Things Happen In Moments, Not Measures
When Terry Jennings was 20 years old, in December 1960, he was invited to present his music in Yoko Ono’s Manhattan loft, along with fellow composers and close friends Richard Maxwell, Terry Riley and La Monte Young. Jennings obliged with nine pieces. We can now look back and consider this: that was more than half of his extant available compositions.
We can also do this: we can hear about 10 of his available works scattered across a clutch of CDs, and a few performances via YouTube and Ubuweb. All but the five piano miniatures found on the remarkable 2009 release Lost Daylight are of uneven audio quality, to put it generously. What we cannot do-and I have made every effort for the past year to do so- is discover more than a few pages of critical texts about his stunningly beautiful, prescient music. Nor can you avail yourself of but a few photographs telling even a part of his story.
Since hearing Winter Trees and the four other short pieces of Lost Daylight nearly ten years ago, I have periodically returned to Jennings’ music. Naturally, plumbing the 30 minutes of the resonant, floating world of those five pieces, breathed into the present moment by the extraordinary John Tilbury, I wanted to hear more. I began my search.
There is evidence, more or less, of 16 compositions, less than 10 available on CD. Outside of Lost Daylight, Jennings’ work can only be found on several anthology collections, mainly of the music of John Cale. The record of his public performances are few-as I said, several can be found streaming with poor audio quality. Jennings played numerous private concerts at Cal Arts with Charlemagne Palestine, as well as happenings like the Ono event. Fragments exist of those encounters.
This impoverished legacy has nagged at me- those who heard his music when the eighteen-year old stepped out of his parent’s strict upper class home into the company of the twenty-something avant gardists we now regard as the 60s West Coast minimalist constellation – Terry Riley, La Monte Young, Dennis Johnson and Harold Budd- to share his spare, transfixing pieces, were astonished. Young, in his 2006 program notes to a Cal Arts performance of Jennings’ String Quartet, called him “the most talented musician I know.” Riley described him as “a musician of great originality and expressive power.” Budd, asked about Jennings legacy by American Music editor Brett Boutwell, replied “Has any American composer done more than Winter Trees?” When Jennings visited England in 1970, his piano music was instantly embraced by Cornelius Cardew and John Tilbury; 39 years later, Tilbury would see his realization of five of Jennings’ piano pieces released by Another Timbre, the aforementioned Lost Daylight. Cale, Johnson and Riley have all stated in interviews over the years Jennings was a “natural”, who created brief, brilliant works that were studies in the play of time and memory, privileging silence and space, augurs of the concerns taken up by many composers three decades later.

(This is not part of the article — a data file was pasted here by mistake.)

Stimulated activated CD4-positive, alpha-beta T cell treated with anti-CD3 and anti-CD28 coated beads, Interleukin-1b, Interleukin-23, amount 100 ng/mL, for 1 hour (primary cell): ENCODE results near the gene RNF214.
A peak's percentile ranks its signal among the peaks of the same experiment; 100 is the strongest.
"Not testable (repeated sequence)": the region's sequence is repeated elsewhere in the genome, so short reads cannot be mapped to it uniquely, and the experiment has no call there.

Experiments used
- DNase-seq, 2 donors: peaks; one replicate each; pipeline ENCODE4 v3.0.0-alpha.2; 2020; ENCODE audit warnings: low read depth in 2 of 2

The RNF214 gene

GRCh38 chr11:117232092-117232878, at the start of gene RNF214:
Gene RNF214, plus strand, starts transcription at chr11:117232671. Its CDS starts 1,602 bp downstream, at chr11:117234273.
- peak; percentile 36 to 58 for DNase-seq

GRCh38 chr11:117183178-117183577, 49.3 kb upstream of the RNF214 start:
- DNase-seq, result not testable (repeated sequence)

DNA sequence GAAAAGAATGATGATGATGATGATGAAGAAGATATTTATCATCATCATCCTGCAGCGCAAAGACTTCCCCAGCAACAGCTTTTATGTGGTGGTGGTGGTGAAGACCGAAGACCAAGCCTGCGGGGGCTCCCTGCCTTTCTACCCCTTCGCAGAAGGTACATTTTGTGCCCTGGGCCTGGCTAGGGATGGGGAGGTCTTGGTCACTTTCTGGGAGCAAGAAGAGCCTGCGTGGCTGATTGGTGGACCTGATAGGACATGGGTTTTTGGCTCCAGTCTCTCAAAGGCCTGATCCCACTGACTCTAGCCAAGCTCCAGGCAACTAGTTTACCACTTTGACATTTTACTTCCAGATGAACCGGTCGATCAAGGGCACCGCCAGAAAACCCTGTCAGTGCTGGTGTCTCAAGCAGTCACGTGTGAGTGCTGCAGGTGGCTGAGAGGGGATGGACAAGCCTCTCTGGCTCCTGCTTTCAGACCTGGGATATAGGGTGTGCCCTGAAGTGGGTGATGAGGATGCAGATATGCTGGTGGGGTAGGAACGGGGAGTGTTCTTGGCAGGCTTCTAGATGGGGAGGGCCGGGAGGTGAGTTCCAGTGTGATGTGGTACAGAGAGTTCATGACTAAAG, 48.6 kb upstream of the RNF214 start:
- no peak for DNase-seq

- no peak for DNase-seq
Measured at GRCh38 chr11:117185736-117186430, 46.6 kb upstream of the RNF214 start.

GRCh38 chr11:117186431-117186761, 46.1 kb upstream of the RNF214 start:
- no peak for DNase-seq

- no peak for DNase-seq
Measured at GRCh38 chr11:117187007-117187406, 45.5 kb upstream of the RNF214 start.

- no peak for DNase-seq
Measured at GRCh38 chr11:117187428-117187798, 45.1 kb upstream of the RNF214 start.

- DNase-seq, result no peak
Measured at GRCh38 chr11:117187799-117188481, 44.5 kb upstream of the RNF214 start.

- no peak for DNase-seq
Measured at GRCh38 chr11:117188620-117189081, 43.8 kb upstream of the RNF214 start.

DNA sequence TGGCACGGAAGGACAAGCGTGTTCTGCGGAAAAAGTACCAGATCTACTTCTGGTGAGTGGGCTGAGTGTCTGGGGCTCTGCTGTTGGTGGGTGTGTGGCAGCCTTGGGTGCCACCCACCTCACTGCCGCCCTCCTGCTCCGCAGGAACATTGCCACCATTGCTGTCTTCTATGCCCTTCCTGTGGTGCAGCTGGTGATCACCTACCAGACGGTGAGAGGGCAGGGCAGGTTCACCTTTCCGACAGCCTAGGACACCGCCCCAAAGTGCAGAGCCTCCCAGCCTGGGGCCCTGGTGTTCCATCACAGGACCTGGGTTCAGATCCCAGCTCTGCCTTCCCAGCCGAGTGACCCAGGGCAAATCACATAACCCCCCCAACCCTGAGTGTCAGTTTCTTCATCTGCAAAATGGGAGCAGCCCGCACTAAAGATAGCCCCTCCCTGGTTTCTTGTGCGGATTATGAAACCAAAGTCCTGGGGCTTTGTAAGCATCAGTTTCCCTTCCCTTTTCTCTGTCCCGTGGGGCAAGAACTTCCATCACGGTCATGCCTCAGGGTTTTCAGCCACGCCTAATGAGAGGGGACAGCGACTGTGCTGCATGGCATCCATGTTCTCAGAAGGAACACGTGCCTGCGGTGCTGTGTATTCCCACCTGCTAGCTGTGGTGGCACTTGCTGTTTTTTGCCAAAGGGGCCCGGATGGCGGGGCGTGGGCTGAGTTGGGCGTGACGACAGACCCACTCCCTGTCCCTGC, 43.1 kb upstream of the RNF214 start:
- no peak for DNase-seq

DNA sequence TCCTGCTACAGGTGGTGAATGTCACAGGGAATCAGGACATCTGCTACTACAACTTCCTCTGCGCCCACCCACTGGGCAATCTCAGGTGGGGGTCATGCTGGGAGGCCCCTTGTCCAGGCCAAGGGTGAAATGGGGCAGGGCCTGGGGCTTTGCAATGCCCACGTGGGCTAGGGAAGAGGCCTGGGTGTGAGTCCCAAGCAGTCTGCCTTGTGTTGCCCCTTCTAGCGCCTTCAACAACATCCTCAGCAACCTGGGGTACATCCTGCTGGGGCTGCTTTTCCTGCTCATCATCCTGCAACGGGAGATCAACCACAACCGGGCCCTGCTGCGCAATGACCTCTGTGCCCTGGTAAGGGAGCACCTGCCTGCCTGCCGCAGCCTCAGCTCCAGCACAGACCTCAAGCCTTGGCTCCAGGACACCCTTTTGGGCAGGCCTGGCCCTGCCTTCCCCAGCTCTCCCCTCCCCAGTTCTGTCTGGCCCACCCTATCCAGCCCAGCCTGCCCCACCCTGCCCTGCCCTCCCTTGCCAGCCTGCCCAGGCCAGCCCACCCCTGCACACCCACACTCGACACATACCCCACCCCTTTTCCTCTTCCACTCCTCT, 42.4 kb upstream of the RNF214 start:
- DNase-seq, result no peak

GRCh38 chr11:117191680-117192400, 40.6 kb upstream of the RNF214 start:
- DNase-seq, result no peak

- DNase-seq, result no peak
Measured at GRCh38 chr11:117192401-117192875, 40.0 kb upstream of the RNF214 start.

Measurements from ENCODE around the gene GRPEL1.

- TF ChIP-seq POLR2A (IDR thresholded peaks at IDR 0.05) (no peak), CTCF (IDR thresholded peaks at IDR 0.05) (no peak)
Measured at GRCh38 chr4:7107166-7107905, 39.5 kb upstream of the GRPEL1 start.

Even considering Jennings premature death at 41, the lacunae found in every available historical account of those fertile and fecund early years of American minimalism around Jennings’ presence and contributions didn’t sit well with me. Putting aside the compositions themselves, the evidence of his relationships within an astonishing cadre of creative composers and musicians suggests Jennings was a colleague and collaborator, not a footnote, among those who have fared much better in our collective memory-Harold Budd, Peter Garland, Terry Riley, Dennis Johnson and La Monte Young. For example, Jennings played Johnson’s recently discovered and feted long-form piece from 1959, November; in fact, the 100 minute tape fragment of November Young sent to composer and critic Kyle Gann in 1992, setting in motion the process of getting it reworked and released in 2013, was a recording of either Johnson or Jennings on the Jennings family piano, replete with the Jennings family dog barking along. Young acknowledges November as the inspiration for his much better known The Well Tuned Piano. Budd and Garland played Jennings piano music publicly throughout the 70s. The cross-fertilization was endless, the praise for Jennings by his peers striking, and, given a little patient persistence, the present day listener can hear for themselves the providence in the few works available to us.